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LogoJET Partners with Louisiana Culinary Institute

The Baton Rouge cooking school hosts demonstrations for LogoJET's food-safe printer and uses it within its teaching curriculum

LogoJET

LogoJET’s newest printing venture has roots that date back to when LogoJET founder and CEO Susan Cox was seven years old. Her mom took her on a shopping trip to buy chocolate, and for an extra fee, she could have her name piped onto the chocolate with white icing.

“When I saw my name on that bunny, it clicked that this was for me. They personalized it right there,” Cox explains. “I didn’t want to eat it. It was no longer just a chocolate candy. The value increased 10 times — it became too precious to eat.”

That shopping trip sparked Cox’s passion for seeking to turn everyday experiences into memorable moments.  “The way I felt seeing my name on that chocolate carries with me to this day,” she says. “That’s where my heart is — in creating those magical moments for others.”

In 16 years, Cox has built LogoJET, a UV printer manufacturer, into one of the fastest-growing businesses in the state of Louisiana. Now, its newest printer, the FSR90, offers personalization with food-grade inks on edible items.

“We are a technology company. Typically, we demonstrate our amazing products for clients and potential clients in our shop — which is not a food-safe area,” Cox explains. “We wanted a food-safe place to demo the FSR90 outside of our shop.”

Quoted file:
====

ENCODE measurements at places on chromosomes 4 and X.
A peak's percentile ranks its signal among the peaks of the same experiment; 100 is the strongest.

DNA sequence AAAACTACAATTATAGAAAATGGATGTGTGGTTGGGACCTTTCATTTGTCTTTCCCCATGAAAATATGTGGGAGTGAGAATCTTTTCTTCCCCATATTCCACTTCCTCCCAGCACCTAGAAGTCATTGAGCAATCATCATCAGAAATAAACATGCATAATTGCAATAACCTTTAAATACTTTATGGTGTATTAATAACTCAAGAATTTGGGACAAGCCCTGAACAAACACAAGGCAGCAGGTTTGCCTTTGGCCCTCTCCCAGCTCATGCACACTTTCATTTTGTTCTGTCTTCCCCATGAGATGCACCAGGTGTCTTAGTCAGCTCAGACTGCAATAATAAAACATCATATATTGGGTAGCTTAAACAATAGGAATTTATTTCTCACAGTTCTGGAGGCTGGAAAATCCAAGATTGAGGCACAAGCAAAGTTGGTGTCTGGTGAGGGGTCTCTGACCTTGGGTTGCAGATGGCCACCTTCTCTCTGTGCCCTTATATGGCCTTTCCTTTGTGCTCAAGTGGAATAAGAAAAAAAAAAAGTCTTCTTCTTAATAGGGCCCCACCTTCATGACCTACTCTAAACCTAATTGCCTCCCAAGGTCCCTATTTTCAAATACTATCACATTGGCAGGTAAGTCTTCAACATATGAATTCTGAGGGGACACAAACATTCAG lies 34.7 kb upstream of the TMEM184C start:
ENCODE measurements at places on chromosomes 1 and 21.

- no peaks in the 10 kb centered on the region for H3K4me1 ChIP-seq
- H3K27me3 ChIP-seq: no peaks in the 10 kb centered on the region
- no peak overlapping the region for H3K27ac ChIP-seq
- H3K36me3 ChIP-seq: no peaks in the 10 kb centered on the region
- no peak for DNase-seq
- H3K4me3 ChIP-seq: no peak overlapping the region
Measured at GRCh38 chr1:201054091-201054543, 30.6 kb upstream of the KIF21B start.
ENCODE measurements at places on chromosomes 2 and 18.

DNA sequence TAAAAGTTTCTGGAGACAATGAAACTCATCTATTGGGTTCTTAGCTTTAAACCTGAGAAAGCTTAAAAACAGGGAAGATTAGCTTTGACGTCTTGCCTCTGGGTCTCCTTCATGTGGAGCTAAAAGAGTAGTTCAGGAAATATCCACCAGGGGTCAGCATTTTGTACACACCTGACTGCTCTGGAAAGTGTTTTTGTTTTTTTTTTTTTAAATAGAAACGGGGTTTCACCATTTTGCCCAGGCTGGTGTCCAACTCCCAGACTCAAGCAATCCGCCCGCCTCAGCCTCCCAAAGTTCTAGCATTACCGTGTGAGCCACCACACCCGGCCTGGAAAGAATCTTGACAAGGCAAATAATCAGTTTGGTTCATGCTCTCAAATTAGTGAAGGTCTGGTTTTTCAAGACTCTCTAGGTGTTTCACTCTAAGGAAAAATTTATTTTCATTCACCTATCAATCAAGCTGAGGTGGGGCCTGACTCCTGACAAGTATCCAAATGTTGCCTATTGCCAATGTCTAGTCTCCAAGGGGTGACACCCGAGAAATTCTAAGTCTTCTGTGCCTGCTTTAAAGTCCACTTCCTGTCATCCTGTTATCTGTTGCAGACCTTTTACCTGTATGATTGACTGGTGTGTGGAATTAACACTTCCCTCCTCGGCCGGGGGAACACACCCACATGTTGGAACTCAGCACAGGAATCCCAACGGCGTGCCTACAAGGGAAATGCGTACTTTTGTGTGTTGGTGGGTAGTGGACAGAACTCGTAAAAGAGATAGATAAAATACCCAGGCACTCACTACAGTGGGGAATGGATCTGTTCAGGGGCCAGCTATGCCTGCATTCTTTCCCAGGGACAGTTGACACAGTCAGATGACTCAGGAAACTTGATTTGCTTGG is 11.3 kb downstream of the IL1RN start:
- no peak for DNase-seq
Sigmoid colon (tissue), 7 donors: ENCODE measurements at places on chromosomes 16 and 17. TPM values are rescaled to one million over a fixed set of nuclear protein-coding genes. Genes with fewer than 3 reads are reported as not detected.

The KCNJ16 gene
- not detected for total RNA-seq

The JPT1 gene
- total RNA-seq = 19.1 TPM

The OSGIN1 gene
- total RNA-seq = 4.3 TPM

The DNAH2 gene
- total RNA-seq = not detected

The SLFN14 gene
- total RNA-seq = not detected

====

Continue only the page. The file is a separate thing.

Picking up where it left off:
This is where the Louisiana Culinary Institute (LCI) comes into the picture. Based in Baton Rouge, LCI’s cooking and teaching facilities made it the perfect choice to situate client demonstration for LogoJET’s new printer, as well as use it within the LCI teaching curriculum.

“Everyone is surprised at the quality of printing,” adds Charlie Ruffolo, public affairs at LCI. “Frankly, the sky’s the limit.”

Currently, LCI primarily uses the printer to print cookies, hamburger buns, desserts, and cakes.

“The good news is that the printing tastes as good as it looks,” Ruffolo adds. “And the turnaround time is faster than anticipated. If you want something customized and memorable, why not? Let’s have fun with it. It’s a business waiting to happen. We are looking forward to developing it further — the possibilities are wide open.”

Oscar Granados, LogoJET’s director of sales, says larger food companies are also looking for ways to improve and/or launch new products, and using food-safe inks is a way to do that.

“By customizing or adding complex, colorful images to their products, they can convert something common into a singular and superior experience, generating new revenue streams and product/brand awareness,” Granados says. “With our technology, the possibility of printing directly on food in a more industrial setting is opening a completely new spectrum of possibilities for food manufacturers.”

alleebruce

Alexandria Bruce

Allee Bruce is the managing editor of GRAPHICS PRO and WRAPS magazines.

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